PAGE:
Kacey Musgraves gave a lovely performance of “Late to the Party”– because, obviously, country radio is still not playing “Dime Store Cowgirl”– on The Late Show With Steven Colbert. Her drummer looks distractingly like Jared Leto from the 2014 Oscars. (JK)
That’s it for this week! If you haven’t already done so, check out our recent reviews of Maren Morris, Drake White, and Andrew Combs. And our 2015 year-end lists!
Over half of the 52 tracks on the 2 discs Everly Brothers Singles collection were never singles. Between my 45’s and LP’s, I remember about 30 of the songs. I only found out a few years ago that the brothers are in the Country Music Hall of Fame, inducted in 2001. (They’re also in the Rock’n’Roll Hall) Most of their big hits I heard as a kid on NYC rock stations.
Interesting. I’ll admit that I didn’t check the track list for that set, but it certainly sounds like the title is at least 50% misleading! Reminds me of the Linda Ronstadt reissue from last month that Erik North said wasn’t actually authorized by Ronstadt or anyone on her team. Seems like labels play pretty fast-and-loose when it comes to reissues.
I would only point out re. the live Linda Ronstadt/Emmylou Harris album that it is unlikely that either one of them would have allowed its release without first listening to the sound quality…which, according to a lot of reviews on Amazon and elsewhere, isn’t exactly good. If any two women in the business were sticklers on how their records should sound, it would be Linda and Emmy (IMHO).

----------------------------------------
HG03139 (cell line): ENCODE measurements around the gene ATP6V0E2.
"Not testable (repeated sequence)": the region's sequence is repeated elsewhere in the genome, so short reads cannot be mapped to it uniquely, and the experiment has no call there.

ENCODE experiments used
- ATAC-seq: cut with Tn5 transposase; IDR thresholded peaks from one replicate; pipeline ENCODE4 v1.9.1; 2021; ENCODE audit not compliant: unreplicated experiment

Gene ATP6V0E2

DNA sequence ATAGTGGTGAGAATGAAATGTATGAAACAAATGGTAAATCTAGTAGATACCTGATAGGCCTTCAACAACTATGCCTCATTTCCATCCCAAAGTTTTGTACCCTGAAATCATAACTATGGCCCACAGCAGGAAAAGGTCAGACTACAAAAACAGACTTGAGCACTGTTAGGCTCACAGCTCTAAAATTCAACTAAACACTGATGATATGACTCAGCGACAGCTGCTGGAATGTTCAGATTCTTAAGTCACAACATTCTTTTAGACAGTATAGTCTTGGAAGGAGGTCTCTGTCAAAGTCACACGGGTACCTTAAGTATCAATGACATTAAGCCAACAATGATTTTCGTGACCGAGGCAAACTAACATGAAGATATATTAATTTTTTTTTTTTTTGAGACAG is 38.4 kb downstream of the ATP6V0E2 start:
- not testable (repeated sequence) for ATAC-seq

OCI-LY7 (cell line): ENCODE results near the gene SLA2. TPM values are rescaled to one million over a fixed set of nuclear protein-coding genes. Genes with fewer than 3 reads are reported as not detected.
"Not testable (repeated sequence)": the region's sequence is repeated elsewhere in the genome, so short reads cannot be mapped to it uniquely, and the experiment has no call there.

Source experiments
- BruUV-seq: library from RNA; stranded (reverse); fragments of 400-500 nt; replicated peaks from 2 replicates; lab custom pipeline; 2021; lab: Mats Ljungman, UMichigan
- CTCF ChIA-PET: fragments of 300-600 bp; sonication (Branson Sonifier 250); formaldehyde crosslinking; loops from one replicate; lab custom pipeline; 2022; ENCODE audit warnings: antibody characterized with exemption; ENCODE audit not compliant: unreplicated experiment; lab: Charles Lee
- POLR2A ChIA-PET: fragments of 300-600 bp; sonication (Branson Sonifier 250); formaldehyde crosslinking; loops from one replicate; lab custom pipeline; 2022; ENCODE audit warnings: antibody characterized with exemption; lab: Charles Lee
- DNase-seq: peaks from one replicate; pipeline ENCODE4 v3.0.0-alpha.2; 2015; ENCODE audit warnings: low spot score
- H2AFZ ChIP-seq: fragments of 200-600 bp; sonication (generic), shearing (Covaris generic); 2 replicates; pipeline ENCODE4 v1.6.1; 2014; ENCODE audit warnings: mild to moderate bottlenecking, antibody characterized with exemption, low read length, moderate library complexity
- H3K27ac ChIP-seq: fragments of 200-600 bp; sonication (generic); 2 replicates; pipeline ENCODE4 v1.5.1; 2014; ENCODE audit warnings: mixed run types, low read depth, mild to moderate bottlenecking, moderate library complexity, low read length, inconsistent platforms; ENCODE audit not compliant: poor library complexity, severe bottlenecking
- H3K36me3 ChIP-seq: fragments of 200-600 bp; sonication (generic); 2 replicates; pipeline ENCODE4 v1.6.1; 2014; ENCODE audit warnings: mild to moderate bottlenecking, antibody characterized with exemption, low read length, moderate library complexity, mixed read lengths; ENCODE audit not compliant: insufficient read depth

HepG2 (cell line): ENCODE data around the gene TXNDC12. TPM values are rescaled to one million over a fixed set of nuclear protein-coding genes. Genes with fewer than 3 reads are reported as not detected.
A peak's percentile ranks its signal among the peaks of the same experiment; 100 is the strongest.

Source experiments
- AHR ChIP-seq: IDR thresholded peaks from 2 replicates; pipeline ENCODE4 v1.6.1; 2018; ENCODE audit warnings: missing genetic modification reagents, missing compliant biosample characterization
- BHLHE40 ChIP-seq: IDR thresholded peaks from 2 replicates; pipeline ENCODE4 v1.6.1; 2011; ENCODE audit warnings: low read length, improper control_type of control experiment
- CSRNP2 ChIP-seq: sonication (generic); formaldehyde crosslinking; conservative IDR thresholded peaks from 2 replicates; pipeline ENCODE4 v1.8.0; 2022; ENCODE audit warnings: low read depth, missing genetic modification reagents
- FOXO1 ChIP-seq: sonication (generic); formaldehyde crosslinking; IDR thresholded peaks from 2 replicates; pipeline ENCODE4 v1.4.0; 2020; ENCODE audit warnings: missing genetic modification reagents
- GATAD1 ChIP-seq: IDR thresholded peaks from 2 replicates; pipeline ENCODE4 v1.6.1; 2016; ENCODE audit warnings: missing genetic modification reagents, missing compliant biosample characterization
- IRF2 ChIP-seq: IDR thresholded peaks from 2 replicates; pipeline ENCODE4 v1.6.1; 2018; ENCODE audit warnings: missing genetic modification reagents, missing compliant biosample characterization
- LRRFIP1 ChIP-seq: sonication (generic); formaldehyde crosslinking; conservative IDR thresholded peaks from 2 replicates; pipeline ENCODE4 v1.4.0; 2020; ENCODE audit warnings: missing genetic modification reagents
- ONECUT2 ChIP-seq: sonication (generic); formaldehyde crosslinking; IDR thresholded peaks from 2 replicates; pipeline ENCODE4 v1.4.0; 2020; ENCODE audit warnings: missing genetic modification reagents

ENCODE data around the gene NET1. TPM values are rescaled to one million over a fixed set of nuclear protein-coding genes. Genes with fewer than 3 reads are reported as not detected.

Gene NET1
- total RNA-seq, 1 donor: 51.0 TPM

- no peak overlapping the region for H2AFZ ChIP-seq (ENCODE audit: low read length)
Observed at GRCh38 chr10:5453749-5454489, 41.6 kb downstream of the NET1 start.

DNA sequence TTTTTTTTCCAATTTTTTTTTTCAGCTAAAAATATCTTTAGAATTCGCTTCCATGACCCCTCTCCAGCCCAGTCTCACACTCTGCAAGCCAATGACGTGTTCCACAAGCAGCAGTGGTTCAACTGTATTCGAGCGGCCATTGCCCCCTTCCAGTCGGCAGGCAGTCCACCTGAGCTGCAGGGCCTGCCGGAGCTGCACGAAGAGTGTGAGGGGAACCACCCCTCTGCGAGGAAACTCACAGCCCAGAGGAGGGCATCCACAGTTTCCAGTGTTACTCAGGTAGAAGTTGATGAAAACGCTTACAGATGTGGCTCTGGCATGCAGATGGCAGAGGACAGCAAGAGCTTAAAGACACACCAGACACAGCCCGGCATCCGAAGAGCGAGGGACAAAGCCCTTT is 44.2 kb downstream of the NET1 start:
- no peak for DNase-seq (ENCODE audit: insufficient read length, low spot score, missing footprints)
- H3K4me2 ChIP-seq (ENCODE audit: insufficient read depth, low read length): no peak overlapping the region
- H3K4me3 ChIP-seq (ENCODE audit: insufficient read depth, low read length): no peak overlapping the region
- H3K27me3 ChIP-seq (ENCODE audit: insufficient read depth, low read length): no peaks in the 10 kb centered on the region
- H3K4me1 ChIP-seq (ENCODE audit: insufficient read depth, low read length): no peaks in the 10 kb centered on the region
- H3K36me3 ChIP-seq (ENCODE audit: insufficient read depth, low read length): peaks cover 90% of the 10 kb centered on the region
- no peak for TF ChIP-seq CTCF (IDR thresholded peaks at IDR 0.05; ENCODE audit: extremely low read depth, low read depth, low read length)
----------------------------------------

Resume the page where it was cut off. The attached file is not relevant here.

Re. K.T. Oslin: I feel sorry for both her and her fans that she too has been struck by the same disease that ended Linda’s career. She had a great amount of class in the records she made during the late 80s/early 90s; and to have that ability taken away has to be devastating for her fans. As a fan of Linda’s, I sympathize with K.T.’s.
In regards to Miranda Lambert’s performance of “Desperado” at the Kennedy Center Honors–perhaps I’ve been spoiled by the many times I have heard Linda do it, because it is so close to her (the Eagles were her backup band before they became their own unit), but I just don’t think Miranda really added anything to it (and her smiling throughout it just irritated me).